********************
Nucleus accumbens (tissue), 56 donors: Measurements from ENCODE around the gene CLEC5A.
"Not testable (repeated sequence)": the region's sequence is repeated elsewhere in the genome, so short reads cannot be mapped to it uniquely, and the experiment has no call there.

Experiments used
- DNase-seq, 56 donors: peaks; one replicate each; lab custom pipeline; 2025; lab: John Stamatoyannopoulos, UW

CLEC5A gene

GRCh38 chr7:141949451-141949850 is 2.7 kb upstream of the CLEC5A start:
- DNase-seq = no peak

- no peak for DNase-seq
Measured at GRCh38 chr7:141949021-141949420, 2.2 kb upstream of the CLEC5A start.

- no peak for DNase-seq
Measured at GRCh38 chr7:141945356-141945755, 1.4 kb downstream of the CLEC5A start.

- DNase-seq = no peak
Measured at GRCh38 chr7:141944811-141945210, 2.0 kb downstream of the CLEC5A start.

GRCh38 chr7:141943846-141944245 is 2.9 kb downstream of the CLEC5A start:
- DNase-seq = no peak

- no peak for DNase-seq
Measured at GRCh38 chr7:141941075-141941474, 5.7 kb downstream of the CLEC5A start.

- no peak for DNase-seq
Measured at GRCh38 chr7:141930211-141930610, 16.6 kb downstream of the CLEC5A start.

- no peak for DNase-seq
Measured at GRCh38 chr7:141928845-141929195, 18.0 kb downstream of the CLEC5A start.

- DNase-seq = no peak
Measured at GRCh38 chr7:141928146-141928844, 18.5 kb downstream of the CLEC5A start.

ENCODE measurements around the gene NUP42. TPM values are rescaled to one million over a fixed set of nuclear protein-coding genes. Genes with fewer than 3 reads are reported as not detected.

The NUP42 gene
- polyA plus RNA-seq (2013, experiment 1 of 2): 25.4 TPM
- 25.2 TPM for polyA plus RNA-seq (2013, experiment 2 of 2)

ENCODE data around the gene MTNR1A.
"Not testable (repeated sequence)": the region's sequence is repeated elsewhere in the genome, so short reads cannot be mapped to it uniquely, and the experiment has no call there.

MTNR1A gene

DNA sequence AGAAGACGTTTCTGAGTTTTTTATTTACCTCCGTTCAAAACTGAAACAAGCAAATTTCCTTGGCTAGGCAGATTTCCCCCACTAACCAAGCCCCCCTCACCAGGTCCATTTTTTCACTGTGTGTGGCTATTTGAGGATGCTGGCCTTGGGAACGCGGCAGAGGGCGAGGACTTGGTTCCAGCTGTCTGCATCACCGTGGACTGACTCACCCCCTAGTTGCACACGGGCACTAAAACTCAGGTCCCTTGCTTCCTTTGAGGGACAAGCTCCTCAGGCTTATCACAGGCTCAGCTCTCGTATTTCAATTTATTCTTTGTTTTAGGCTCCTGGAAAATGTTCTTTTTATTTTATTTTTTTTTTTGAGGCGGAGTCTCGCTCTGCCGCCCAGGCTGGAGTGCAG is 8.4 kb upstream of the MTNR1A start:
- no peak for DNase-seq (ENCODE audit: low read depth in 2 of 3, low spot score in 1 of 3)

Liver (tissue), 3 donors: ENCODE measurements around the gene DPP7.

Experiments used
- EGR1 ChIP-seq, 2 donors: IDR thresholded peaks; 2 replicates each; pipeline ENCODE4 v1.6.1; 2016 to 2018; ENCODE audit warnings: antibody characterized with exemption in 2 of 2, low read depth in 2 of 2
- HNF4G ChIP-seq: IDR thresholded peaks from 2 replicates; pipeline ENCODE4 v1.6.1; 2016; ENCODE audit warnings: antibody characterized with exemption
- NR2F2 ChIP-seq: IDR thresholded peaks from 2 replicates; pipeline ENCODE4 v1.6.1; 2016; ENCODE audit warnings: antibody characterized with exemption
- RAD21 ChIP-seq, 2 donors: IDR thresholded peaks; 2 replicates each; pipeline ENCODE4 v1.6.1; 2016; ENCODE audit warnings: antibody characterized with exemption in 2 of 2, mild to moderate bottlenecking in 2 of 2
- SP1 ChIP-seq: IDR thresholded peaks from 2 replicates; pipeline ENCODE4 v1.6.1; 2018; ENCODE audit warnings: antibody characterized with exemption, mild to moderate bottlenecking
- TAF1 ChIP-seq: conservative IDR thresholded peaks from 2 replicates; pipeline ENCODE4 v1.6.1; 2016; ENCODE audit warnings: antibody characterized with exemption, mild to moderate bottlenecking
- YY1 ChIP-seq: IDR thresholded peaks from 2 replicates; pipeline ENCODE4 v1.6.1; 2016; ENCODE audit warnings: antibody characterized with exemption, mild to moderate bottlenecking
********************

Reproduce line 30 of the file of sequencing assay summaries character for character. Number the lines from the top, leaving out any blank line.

MTNR1A gene